Kentucky Attorney General Daniel Cameron has until noon on Friday to release grand jury recordings in the Breonna Taylor case.
The office of the attorney general had asked for an additional week extension in order to redact personal information of witnesses.
Cameron’s office says the audio recording is 20 hours long. It also appears several witnesses have requested their information be redacted, according to a motion filed in the case.
This all comes after an anonymous juror filed an initial motion with the court requesting the grand jury proceedings be released.
“My client wants to make sure that anything that happened in there becomes something of public knowledge to the extent it's legally allowed to,” Grand Juror’s attorney Kevin Glogower said.
On Tuesday, Cameron told local media he did not present the grand jury with murder charges against two Louisville police officers in Taylor’s death, calling it “not appropriate.”
"They're an independent body. If they wanted to make an assessment about different charges, they could have done that," Cameron said. "But our recommendation was that Mattingly and Cosgrove were justified in their acts and their conduct."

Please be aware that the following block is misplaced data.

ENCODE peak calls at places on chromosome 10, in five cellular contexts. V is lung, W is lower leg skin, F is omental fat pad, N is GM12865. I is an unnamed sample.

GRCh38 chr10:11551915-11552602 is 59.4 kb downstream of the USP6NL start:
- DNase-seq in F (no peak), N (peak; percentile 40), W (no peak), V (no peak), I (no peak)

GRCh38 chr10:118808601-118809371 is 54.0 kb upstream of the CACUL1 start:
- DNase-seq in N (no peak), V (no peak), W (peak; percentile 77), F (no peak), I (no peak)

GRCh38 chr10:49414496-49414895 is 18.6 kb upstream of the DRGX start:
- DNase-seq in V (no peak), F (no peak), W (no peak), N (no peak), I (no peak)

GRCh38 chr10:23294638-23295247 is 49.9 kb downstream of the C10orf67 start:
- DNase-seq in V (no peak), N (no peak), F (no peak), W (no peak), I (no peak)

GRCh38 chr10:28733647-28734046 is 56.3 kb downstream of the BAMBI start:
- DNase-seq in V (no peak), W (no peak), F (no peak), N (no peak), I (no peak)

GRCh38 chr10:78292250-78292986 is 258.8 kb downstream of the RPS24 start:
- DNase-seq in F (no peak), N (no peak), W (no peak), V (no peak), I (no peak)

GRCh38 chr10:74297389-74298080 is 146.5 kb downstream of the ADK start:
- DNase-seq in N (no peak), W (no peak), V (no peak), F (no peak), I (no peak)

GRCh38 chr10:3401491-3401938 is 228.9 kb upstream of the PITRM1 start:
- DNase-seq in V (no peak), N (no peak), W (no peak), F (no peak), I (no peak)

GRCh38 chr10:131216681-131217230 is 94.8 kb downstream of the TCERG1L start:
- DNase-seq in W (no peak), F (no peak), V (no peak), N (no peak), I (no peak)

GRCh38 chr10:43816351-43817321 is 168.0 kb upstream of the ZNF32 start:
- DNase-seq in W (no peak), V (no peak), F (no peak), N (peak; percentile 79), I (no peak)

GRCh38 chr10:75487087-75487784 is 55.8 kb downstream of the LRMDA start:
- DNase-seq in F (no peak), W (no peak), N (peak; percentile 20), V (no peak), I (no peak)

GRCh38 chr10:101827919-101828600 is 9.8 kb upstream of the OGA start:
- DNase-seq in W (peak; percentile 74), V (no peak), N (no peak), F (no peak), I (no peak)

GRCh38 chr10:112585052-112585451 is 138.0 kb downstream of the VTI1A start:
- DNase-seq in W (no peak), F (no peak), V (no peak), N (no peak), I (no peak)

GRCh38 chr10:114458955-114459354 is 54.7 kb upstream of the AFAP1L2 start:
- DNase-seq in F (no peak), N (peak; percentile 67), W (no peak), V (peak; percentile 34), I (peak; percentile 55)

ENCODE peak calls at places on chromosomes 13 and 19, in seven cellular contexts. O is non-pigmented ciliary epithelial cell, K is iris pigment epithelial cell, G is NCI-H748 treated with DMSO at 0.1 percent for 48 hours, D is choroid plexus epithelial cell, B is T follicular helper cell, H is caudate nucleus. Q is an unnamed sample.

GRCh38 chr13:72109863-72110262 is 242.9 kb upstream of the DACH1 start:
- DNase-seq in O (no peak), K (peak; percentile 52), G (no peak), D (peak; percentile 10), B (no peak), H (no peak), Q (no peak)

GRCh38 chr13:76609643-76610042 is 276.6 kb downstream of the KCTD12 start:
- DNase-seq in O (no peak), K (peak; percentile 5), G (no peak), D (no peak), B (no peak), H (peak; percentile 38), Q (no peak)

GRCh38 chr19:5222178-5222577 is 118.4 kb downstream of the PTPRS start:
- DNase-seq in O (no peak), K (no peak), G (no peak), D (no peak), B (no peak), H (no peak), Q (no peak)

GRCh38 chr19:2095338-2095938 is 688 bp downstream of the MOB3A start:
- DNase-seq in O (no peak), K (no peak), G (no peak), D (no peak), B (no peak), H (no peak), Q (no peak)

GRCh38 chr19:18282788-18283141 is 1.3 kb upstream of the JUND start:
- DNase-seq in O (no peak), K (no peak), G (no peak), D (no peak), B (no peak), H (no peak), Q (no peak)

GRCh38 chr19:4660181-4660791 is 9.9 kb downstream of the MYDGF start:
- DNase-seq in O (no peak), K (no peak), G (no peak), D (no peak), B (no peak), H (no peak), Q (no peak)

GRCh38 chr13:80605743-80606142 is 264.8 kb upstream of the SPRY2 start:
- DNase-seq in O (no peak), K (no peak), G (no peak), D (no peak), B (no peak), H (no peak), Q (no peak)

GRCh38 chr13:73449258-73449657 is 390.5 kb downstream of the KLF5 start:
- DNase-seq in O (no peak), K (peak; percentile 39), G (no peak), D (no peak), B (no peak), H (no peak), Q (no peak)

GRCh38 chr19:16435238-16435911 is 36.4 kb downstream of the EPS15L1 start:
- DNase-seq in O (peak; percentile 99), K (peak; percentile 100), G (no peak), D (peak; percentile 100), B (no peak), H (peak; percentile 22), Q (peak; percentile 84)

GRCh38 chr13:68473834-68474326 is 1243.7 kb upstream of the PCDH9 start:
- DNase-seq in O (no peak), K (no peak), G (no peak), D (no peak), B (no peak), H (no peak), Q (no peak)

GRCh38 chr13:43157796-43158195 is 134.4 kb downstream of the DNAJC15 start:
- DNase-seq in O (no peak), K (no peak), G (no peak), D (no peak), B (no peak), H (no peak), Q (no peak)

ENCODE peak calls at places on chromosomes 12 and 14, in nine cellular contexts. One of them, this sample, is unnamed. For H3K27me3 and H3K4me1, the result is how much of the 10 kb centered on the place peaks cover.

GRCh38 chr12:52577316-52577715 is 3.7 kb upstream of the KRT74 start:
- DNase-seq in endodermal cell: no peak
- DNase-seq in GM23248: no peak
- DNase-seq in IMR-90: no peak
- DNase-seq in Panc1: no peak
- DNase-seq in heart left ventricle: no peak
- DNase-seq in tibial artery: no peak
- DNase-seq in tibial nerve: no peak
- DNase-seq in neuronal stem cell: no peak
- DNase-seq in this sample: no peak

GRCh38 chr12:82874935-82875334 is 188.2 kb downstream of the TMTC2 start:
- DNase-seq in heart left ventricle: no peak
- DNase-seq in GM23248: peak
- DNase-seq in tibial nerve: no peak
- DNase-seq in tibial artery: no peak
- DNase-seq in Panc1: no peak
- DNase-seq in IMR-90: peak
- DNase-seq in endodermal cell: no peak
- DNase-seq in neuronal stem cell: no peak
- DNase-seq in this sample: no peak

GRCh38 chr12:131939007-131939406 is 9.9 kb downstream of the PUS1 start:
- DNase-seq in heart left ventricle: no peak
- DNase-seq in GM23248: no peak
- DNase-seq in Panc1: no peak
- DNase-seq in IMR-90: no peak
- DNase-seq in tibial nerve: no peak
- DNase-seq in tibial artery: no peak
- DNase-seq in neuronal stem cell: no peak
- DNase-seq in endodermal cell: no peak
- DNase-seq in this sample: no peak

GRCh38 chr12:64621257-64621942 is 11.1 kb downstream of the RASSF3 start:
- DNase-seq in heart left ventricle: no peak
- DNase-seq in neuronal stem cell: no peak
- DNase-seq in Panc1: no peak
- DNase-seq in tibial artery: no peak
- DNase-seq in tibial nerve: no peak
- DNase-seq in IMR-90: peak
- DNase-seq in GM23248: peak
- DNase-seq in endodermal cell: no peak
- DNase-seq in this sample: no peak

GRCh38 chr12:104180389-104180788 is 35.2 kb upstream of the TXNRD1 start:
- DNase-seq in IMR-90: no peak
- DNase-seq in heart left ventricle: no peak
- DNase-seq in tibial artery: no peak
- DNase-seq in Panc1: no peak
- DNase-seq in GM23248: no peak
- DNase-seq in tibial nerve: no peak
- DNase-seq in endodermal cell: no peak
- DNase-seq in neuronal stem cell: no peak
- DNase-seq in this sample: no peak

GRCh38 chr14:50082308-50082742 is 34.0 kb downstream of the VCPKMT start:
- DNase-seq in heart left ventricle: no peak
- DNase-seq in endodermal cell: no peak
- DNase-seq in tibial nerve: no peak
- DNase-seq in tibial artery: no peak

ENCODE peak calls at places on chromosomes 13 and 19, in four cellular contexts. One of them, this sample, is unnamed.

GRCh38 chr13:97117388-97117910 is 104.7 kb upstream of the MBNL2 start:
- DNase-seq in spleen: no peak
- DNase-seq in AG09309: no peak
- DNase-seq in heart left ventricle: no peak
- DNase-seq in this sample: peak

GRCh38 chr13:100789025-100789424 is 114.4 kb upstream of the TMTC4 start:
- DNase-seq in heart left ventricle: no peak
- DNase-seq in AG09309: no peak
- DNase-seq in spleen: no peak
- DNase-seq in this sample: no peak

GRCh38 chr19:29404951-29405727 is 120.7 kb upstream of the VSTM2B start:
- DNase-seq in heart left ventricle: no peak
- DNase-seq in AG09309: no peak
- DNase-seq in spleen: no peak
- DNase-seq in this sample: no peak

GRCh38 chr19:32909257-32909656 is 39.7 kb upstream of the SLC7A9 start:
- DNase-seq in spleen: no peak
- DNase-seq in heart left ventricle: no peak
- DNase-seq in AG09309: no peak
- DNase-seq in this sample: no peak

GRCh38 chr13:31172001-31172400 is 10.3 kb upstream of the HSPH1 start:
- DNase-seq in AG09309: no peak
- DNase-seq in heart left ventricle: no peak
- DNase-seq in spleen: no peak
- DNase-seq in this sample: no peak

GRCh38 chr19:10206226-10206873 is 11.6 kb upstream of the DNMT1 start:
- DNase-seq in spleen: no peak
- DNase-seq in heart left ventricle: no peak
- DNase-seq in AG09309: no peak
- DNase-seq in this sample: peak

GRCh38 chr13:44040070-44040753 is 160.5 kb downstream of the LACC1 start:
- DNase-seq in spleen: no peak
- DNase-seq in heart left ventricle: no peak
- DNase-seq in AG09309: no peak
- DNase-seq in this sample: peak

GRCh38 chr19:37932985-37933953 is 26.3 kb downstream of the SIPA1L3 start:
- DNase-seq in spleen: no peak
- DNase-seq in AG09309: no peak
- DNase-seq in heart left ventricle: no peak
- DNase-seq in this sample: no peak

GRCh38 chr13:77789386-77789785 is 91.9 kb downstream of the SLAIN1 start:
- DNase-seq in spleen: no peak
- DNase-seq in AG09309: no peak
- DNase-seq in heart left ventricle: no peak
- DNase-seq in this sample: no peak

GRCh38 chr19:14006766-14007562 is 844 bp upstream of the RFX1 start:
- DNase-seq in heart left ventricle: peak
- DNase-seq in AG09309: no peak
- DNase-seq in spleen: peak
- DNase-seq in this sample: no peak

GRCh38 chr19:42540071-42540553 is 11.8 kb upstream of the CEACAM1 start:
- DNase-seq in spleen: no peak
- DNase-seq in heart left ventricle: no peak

Three officers were involved and have not been charged directly with Taylor’s death after firing into her apartment in March. One was charged with three counts of wanton endangerment after bullets he fired tore into a neighbor's home.
Cameron said murder charges were not recommended because Taylor’s boyfriend, Kenneth Walker, who was inside her apartment at the time shot first, hitting one of the officers.
Last week, Taylor’s family attorney, Lonita Baker, demanded that a special prosecutor be appointed in the case.
“I don't want to hear that the grand jury determined it, if it's your office that unilaterally determined not to charge any officers with the death of Breonna Taylor,” Baker said.
According to Kentucky law, just because a grand jury decides not to return an indictment, that does not prevent the case from being presented to another later.